Here are today’s minor moves from around the league… The Brewers announced yesterday (via Twitter) that they’ve traded right-hander Chris Leroux to the Phillies in exchange for cash considerations. Leroux, 31, is a veteran of parts of six big league seasons and owns a career 6.03 ERA in the Majors. While he’s allowed his fair share of runs in 71 2/3 Major League innings and averaged 4.4 walks per nine, Leroux has also averaged 8.3 K/9 with a 48.9 percent ground-ball rate. The Cubs announced today that veteran first baseman/outfielder Mike Baxter‘s contract has been selected from Triple-A Iowa. The team also recalled Junior Lake from Iowa and activated Tsuyoshi Wada from the disabled list in a series of moves that saw Welington Castillo traded to Seattle, Phil Coke designated for assignment and righty Brian Schlitter optioned to Triple-A. The 30-year-old Baxter is a career .225/.331/.342 hitter in 423 big league plate appearances — most of which came with the Mets. As far as Triple-A production, Baxter has slashed a strong .286/.367/.452 in more than 1800 PAs
The Blue Jays have designated righty Todd Redmond for assignment, the team announced. His roster spot will go to fellow right-hander Scott Copeland, who was recalled. Redmond, who turned 30 on Sunday, gave up 11 earned runs in his 8 1/3 innings of big league action this year. While he notched seven strikeouts, he issued an untenable six free passes. He fared much better last year for Toronto, when he tossed 75 innings of 3.24 ERA ball. With 7.2 K/9 versus 3.2 BB/9, advanced metrics viewed him as a solid-enough middle reliever or back-of-the-rotation starter (the role he had always played in the minor). While that has not been the case in his limited action in 2015, he is a solid bet to receive another opportunity at the game’s highest level before too long. Whether or not that occurs with the Jays or another club, however, remains to be seen.
Royals infielder Rafael Furcal has decided to retire, Jeffrey Flanagan of MLB.com reports on Twitter. The 37-year-old had been attempting a comeback bid in the Kansas City organization. Furcal, who hails from the Dominican Republic, signed with the Braves as an amateur free agent in 1996. He hit the big leagues with Atlanta at age 22, won the Rookie of the Year Award, and ultimately spent six years there and another half dozen with the Dodgers during his prime. Furcal posted nearly-identical batting lines over each of those stints — .283/.351/.406 in Atlanta, .284/.348/.409 in Los Angeles — though he obviously had some ups and downs over his first twelve years. Possessing surprising pop for his size, Furcal hit over 100 big league long balls and put up four-straight double digit campaigns
The Mets have designated outfielder Kirk Nieuwenhuis for assignment, ESPNNewYork.com’s Adam Rubin reports on Twitter. That move seemed likely after the team announced that it would bring up fellow outfielder Darrell Ceciliani from Triple-A, necessitating a roster spot. Nieuwenhuis, 27, has struggled badly in limited action thus far in 2015. The left-handed-hitting outfielder owns a .079/.125/.132 line over forty trips to the plate, racking up 17 strikeouts and just two walks. Notably, his flyball percentage has nearly doubled over his career rates, helping to drive a .143 BABIP. It was readily apparent heading into the year that Nieuwenhuis would not have an everyday job, as the Mets’ outfield is firmly committed to Michael Cuddyer, Juan Lagares, and Curtis Granderson. But after slashing a strong .259/.346/.482 last year, he seemed a good bet to hold a job as a fourth outfielder. In spite of his troubles, Nieuwenhuis could appeal to other clubs who view him as a bounce-back candidate, particularly since he offers some pop and has experience in center. Ceciliani, 24, was a fourth round pick in 2009. He has risen steadily through the minors and is in the midst of a big campaign for Las Vegas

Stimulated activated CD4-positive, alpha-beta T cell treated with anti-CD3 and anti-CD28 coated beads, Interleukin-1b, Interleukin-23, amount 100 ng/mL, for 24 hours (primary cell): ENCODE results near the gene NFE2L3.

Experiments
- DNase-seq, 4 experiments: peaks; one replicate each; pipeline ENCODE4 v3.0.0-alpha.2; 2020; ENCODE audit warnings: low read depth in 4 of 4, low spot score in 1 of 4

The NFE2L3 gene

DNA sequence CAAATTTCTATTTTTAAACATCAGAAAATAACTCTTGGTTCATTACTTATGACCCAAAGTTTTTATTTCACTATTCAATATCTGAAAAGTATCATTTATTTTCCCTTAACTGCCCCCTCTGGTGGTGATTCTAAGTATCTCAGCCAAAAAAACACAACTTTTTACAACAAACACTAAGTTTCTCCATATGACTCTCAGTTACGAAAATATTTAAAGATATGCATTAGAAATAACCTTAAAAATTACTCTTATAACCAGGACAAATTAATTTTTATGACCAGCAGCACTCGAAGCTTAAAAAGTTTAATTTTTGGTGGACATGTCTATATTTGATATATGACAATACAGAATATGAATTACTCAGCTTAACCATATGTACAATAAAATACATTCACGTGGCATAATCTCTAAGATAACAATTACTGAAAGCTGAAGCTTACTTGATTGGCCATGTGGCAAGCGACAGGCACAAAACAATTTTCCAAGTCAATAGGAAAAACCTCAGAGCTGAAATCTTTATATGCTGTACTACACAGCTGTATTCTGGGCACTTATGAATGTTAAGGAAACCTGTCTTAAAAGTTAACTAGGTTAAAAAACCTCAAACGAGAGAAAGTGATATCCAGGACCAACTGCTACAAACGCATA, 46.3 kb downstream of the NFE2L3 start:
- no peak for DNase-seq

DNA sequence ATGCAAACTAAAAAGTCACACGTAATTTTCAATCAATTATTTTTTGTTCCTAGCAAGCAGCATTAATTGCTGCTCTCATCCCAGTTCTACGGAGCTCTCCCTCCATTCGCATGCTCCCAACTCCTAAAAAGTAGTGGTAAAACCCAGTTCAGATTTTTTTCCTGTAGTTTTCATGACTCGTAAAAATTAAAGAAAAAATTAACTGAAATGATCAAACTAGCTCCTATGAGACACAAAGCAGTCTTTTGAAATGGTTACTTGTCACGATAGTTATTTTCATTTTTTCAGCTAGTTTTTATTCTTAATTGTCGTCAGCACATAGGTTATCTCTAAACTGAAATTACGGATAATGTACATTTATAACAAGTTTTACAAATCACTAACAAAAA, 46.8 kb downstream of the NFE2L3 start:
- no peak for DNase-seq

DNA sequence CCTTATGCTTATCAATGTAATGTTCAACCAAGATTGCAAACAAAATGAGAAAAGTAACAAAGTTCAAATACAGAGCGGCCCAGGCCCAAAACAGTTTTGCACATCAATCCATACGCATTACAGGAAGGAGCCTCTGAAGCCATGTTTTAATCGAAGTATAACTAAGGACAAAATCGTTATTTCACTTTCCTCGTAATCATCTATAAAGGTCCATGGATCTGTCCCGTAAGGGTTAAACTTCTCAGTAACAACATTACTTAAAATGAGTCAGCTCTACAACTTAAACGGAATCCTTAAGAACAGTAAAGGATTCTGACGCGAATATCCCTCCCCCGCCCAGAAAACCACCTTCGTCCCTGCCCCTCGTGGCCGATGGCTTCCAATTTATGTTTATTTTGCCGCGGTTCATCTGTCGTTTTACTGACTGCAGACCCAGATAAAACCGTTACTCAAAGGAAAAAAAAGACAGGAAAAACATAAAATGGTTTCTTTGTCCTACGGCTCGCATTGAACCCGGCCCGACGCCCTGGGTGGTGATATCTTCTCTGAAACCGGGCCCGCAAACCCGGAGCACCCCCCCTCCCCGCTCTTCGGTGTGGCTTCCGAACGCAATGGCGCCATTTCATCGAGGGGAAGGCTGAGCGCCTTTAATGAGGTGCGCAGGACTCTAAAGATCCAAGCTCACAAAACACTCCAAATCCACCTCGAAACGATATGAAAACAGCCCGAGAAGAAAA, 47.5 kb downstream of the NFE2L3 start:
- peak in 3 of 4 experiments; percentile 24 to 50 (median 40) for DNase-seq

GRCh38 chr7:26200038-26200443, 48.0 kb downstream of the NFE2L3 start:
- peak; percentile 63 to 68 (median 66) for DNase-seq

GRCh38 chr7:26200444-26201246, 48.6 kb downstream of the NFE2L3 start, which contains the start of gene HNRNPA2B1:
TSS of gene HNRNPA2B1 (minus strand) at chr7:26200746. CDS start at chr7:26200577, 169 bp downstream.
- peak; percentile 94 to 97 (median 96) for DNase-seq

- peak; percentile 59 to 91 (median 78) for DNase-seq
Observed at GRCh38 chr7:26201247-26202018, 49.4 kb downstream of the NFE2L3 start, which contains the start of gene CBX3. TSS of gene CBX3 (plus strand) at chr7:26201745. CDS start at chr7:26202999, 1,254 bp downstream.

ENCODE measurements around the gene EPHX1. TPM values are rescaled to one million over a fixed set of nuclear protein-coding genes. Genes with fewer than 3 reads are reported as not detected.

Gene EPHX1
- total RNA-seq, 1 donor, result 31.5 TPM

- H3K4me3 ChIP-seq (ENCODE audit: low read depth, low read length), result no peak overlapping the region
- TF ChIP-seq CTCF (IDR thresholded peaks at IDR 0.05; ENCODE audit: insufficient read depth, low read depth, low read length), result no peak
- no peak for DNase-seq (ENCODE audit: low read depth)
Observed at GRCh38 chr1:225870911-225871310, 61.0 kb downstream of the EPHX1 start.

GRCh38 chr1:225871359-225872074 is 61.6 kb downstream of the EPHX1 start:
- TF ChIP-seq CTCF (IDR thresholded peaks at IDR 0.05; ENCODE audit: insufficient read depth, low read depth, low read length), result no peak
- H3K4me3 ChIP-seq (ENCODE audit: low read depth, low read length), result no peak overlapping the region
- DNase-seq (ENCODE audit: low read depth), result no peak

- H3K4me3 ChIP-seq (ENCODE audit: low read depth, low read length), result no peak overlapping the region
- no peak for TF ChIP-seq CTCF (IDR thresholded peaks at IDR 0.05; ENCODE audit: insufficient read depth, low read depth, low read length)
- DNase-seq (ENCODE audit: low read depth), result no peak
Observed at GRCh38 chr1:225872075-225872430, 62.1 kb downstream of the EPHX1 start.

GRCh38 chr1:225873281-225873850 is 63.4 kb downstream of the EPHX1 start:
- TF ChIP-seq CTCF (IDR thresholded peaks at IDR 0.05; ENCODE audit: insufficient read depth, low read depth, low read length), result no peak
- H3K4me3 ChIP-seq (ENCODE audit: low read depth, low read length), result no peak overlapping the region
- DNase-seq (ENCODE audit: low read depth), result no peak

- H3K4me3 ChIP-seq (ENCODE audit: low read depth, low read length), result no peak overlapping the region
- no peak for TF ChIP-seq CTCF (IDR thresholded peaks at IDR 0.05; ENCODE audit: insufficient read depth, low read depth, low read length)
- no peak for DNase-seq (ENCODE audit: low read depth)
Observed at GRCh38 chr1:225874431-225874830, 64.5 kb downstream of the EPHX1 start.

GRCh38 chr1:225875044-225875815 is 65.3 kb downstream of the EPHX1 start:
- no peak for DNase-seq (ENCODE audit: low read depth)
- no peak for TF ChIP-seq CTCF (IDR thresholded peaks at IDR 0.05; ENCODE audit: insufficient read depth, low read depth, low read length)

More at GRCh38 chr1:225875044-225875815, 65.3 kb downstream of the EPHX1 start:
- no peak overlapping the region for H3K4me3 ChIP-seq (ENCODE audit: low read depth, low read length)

The Mariners have agreed to acquire catcher Welington Castillo from the Cubs in exchange for right-handed reliever Yoervis Medina, the clubs announced. Jeff Passan of Yahoo Sports first reported the deal on Twitter. Castillo, who only recently turned 28, has long seemed one of the more likely players in the game to be dealt — as I explained in breaking him down as a trade candidate back in March. Over the offseason, the Cubs dealt for Miguel Montero and signed David Ross to back him up, leaving Castillo without an obvious role. Indeed, Castillo has only appeared behind the plate in nine games thus far, though he’s managed to see 47 plate appearances due to pinch-hitting duties. Regardless of his role, Castillo has struggled this year, slashing just .163/.234/.349. Of course, a .172 BABIP surely is not helping. And while Castillo carries a hefty 14.3% infield fly rate, he is also credited with more hard-hit balls than he has historically produced. As always, there’s a deeper track record to consider